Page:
Our cases establish that, in a State where the sentencer weighs aggravating and mitigating circumstances, the weighing of an invalid aggravating circumstance violates the Eighth Amendment. See Sochor v. Florida, 504 U.S. 527, 532 (1992); Stringer v. Black, 503 U.S. 222, 232 (1992); Parker v. Dugger, 498 U.S. 308, 319 -321 (1991); Clemons v. Mississippi, 494 U.S. 738, 752 (1990). Our cases further establish that an aggravating circumstance is invalid in this sense if its description is so vague as to leave the sentencer without sufficient guidance for determining the presence or absence of the factor. See Stringer, supra, at 235. We have held instructions more specific and elaborate than the one given in the instant case unconstitutionally vague. ee Shell v. Mississippi, 498 U.S. 1 (1990); Maynard v. Cartwright, 486 U.S. 356 (1988); Godfrey v. Georgia, 446 U.S. 420 (1980).
The State here does not argue that the "especially wicked, evil, atrocious or cruel" instruction given in this case was any less vague than the instructions we found lacking in Shell, Cartwright or Godfrey. Instead, echoing the State Supreme Court's reasoning in Smalley v. State, 546 So.2d, at 722, the State argues that there was no need to instruct the jury with the specificity our cases have required where the jury was the final sentencing authority, because, in the Florida scheme, the jury is not "the sentencer" for Eighth Amendment purposes. This is true, the State argues, because the trial court is not bound by the jury's sentencing recommendation; rather, the court must independently determine which aggravating and mitigating circumstances exist and, after weighing the circumstances, enter a sentence "[n]otwithstanding the recommendation of a majority of the jury," Fla.Stat. 921.141(3). [505 U.S. 1079, 1082]
Our examination of Florida case law indicates, however, that a Florida trial court is required to pay deference to a jury's sentencing recommendation, in that the trial court must give "great weight" to the jury's recommendation, whether that recommendation be life, see Tedder v. State, 322 So.2d 908, 910 (Fla. 1975), or death, see Smith v. State, 515 So.2d 182, 185 (Fla. 1987), cert. denied, 485 U.S. 971 (1988); Grossman v. State, 525 So.2d 833, 839, n. 1 (Fla. 1988), cert. denied, 489 U.S. 1071 (1989). Thus, Florida has essentially split the weighing process in two. Initially, the jury weighs aggravating and mitigating circumstances, and the result of that weighing process is then, in turn, weighed within the trial court's process of weighing aggravating and mitigating circumstances.
It is true that, in this case, the trial court did not directly weigh any invalid aggravating circumstances. But we must presume that the jury did so, see Mills v. Maryland, 486 U.S. 367, 376 -377 (1988), just as we must further presume that the trial court followed Florida law, cf. Walton v. Arizona, 497 U.S. 639, 653 (1990), and gave "great weight" to the resultant recommendation. By giving "great weight" to the jury recommendation, the trial court indirectly weighed the invalid aggravating factor that we must presume the jury found. This kind of indirect weighing of an invalid aggravating factor creates the same potential for arbitrariness as the direct weighing of an invalid aggravating factor, cf. Baldwin v. Alabama, 472 U.S. 372, 382 (1985), and the result, therefore, is error.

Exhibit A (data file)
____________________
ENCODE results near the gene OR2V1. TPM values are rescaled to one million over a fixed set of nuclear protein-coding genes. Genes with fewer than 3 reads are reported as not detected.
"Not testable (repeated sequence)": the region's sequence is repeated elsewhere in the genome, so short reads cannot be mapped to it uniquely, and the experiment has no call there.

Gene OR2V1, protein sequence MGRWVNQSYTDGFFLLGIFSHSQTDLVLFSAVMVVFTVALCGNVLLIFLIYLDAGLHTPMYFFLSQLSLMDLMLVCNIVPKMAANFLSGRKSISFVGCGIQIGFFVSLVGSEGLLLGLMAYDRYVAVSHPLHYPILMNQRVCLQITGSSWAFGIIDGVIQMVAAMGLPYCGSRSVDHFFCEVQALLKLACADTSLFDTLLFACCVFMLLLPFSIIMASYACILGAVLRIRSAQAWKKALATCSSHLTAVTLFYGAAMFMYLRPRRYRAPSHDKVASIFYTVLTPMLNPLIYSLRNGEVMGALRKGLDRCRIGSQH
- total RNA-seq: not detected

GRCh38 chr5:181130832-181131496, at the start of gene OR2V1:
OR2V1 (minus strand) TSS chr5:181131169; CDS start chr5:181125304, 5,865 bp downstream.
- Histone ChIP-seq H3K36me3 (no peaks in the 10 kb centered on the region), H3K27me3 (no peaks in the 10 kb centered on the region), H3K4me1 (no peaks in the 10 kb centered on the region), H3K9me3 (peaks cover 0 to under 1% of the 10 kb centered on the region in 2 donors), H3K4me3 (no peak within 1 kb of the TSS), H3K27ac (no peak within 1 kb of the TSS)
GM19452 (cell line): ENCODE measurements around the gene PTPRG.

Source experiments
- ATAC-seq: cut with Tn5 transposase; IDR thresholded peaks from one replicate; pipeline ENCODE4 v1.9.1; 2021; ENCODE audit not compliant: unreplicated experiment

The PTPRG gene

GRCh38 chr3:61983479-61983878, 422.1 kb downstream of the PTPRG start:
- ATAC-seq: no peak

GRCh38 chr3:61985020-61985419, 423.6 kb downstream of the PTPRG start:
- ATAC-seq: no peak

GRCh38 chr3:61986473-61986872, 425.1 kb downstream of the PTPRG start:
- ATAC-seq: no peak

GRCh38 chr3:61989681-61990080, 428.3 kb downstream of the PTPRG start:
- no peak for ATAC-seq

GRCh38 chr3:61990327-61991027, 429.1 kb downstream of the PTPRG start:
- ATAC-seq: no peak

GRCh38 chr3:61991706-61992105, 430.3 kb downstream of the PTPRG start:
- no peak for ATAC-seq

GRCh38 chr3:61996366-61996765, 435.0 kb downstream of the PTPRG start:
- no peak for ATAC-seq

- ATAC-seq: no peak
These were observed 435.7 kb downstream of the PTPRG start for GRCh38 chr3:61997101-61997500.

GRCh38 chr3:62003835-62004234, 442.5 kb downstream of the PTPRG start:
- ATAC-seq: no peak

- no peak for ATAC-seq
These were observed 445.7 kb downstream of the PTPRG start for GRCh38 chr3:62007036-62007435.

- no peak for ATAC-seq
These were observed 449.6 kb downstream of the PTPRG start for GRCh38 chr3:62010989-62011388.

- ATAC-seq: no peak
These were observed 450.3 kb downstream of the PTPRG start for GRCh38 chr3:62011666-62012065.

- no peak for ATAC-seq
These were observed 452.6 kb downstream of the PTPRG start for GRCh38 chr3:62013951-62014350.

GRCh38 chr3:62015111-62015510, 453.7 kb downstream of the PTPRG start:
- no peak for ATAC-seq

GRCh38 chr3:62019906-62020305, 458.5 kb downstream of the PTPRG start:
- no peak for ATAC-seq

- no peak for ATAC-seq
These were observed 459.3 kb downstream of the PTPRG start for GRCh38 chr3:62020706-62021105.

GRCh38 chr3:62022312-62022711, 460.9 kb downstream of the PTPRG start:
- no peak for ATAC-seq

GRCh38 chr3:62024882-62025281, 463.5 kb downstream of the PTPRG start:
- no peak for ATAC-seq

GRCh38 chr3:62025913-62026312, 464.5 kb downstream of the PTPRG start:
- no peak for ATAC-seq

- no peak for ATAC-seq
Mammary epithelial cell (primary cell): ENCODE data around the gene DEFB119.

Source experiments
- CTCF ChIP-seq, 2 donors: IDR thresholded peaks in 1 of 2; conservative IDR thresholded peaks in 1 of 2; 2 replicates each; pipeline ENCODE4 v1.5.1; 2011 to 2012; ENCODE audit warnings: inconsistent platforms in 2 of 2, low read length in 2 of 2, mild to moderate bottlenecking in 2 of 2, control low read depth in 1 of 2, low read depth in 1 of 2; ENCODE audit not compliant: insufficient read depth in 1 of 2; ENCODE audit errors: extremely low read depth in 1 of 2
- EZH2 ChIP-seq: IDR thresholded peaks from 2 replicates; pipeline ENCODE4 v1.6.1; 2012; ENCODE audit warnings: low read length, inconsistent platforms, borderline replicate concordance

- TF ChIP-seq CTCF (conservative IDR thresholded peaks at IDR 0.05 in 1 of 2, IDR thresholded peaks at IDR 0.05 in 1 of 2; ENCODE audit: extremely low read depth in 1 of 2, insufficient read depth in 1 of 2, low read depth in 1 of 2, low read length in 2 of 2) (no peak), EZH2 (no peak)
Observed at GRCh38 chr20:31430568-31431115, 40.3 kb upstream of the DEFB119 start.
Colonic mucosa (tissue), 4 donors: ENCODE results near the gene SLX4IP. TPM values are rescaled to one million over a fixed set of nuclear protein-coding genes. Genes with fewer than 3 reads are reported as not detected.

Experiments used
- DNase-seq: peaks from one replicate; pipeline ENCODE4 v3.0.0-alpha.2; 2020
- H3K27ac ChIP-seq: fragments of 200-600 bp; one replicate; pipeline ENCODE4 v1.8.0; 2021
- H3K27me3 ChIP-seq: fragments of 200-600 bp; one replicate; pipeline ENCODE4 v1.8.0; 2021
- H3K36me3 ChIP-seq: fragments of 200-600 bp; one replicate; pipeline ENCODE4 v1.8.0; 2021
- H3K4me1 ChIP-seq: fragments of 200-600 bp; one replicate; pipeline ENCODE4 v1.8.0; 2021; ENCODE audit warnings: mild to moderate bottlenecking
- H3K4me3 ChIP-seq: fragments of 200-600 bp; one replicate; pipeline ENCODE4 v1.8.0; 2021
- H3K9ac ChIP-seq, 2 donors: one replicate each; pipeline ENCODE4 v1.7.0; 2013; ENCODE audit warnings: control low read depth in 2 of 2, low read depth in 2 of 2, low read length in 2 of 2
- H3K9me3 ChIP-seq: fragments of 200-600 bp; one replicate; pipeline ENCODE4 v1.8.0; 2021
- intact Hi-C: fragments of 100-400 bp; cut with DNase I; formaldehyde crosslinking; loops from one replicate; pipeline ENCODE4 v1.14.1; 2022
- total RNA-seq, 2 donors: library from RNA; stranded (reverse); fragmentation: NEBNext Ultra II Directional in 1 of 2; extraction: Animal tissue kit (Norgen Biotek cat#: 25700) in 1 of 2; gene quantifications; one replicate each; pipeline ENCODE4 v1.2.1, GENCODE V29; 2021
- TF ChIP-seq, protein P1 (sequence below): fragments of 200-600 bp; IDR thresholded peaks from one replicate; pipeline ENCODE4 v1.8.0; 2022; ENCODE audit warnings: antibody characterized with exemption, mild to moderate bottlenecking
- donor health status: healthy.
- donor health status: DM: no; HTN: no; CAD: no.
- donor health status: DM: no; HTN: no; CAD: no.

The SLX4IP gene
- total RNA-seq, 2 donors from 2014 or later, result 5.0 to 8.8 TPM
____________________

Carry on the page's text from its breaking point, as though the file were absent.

We have often recognized that there are many constitutionally permissible ways in which States may choose to allocate capital sentencing authority. See id., at 389; Spaziano v. Florida, 468 U.S. 447, 464 (1984). Today's decision in no way signals a retreat from that position. We merely hold that, if a weighing State decides to place capital sentencing authority in two actors rather than one, neither actor must be permitted to weigh invalid aggravating circumstances. [505 U.S. 1079, 1083]
The motion for leave to proceed in forma pauperis and the petition for a writ of certiorari are granted. The judgment of the Supreme Court of Florida is reversed. We remand for proceedings not inconsistent with this opinion.
SCALIA, J., dissenting.
For the reasons given in my opinion in Sochor v. Florida, 504 U.S. 527, 553 (1992), I dissent from the Court's summary reversal of Espinosa's death sentence. Since the Florida courts found several constitutionally sound aggravating factors in this case, Espinosa's death sentence unquestionably comports with the "narrowing" requirement of Furman v. Georgia, 408 U.S. 238 (1972). Compliance with that requirement is the only special capital sentencing procedure that the Eighth Amendment demands. See Walton v. Arizona, 497 U.S. 639, 669 -673 (1990) (SCALIA, J., concurring in part and concurring in judgment). I would deny the petition.